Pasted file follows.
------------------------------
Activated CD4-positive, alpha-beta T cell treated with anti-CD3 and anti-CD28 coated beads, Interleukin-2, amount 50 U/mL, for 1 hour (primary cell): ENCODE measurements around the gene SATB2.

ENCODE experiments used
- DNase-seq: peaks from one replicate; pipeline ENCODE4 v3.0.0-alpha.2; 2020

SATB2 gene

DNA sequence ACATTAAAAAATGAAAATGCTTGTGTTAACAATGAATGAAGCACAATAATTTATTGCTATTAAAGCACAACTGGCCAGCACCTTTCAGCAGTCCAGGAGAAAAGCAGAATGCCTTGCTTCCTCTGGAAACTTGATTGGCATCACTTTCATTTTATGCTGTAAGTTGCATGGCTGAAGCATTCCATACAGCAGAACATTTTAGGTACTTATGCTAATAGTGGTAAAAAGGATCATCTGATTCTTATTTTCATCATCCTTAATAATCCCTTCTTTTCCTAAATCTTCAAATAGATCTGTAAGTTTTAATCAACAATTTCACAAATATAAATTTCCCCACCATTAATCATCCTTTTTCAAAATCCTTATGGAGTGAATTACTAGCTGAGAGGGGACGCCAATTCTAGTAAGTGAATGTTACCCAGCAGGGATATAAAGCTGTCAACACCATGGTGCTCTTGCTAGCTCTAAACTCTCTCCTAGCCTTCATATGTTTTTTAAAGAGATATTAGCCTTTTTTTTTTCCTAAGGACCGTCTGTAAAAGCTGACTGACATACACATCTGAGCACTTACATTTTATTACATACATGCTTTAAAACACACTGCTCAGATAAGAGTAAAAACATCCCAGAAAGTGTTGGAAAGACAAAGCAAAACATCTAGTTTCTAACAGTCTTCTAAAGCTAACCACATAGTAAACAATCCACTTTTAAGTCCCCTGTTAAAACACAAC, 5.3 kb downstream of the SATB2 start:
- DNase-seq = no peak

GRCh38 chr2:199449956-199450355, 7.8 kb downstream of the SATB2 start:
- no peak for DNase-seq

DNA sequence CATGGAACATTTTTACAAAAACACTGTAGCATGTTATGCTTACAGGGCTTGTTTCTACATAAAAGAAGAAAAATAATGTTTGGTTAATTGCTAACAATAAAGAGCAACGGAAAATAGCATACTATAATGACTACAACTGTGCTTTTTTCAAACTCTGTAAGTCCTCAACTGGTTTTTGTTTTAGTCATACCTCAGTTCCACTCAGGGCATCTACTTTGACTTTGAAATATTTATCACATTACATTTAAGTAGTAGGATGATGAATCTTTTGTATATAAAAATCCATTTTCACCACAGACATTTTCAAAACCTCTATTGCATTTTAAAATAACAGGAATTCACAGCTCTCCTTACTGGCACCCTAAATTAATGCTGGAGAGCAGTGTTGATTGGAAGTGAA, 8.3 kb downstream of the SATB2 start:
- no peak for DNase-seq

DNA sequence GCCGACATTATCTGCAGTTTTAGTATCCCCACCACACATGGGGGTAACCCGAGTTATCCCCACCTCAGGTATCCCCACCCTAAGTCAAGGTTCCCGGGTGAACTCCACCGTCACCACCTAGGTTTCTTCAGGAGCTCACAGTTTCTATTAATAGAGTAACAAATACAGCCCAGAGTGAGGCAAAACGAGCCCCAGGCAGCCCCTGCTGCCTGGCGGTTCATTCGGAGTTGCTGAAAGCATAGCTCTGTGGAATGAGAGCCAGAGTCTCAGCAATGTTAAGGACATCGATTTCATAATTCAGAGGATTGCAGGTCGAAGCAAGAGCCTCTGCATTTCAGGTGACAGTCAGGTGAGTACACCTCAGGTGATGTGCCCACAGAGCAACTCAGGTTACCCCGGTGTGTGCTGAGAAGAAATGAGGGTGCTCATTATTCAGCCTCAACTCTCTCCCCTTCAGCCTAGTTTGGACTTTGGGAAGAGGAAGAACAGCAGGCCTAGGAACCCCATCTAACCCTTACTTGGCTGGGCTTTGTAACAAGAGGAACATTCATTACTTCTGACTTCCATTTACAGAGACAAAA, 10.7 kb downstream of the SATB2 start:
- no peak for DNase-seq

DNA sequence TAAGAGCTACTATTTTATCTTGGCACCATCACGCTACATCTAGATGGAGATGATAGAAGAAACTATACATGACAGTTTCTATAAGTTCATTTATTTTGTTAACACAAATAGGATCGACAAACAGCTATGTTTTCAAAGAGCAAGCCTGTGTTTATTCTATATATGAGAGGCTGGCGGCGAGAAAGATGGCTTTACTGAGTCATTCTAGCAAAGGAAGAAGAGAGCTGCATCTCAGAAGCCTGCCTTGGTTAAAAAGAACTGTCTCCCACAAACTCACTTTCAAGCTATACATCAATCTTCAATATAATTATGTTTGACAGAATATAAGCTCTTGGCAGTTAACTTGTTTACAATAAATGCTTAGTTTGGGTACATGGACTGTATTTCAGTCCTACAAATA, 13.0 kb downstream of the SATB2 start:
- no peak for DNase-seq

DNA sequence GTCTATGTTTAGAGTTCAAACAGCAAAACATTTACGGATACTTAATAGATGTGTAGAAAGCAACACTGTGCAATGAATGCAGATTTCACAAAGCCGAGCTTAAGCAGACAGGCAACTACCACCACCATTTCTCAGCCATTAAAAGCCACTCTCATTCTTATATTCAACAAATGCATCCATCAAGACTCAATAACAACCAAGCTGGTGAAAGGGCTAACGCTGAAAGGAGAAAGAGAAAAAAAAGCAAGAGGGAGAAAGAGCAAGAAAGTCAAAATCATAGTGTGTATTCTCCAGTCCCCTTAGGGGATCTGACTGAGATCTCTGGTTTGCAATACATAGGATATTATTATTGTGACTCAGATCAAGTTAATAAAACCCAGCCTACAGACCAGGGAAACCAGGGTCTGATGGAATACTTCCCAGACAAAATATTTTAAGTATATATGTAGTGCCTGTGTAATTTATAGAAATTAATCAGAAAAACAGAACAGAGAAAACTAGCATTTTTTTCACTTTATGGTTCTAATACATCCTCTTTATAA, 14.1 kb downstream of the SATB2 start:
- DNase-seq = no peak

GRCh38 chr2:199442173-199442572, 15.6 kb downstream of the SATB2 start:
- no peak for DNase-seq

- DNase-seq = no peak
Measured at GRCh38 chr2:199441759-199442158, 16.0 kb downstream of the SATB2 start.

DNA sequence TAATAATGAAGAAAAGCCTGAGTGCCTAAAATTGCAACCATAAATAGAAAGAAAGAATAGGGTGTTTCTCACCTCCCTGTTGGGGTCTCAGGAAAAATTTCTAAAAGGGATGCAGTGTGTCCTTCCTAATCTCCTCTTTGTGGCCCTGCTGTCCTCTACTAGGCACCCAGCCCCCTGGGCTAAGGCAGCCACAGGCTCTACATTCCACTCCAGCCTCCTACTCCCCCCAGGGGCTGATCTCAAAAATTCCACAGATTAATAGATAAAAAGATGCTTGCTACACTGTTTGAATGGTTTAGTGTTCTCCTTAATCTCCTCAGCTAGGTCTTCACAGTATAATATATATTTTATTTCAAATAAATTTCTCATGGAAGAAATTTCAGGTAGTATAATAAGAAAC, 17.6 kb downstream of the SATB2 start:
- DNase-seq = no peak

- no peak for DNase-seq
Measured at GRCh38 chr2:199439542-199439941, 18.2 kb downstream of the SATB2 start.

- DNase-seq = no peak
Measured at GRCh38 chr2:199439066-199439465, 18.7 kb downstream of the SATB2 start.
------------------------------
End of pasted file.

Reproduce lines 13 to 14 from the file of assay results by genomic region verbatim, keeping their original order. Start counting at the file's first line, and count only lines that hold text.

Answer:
DNA sequence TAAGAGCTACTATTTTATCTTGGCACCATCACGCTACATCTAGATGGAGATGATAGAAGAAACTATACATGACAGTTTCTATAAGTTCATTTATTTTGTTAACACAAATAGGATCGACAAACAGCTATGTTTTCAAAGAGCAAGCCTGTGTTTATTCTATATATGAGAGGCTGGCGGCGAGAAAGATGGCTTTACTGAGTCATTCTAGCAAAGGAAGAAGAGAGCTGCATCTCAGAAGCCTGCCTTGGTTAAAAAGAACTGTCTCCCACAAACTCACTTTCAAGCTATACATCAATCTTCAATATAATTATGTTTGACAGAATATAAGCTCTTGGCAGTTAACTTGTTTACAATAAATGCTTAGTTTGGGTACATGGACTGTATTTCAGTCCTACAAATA, 13.0 kb downstream of the SATB2 start:
- no peak for DNase-seq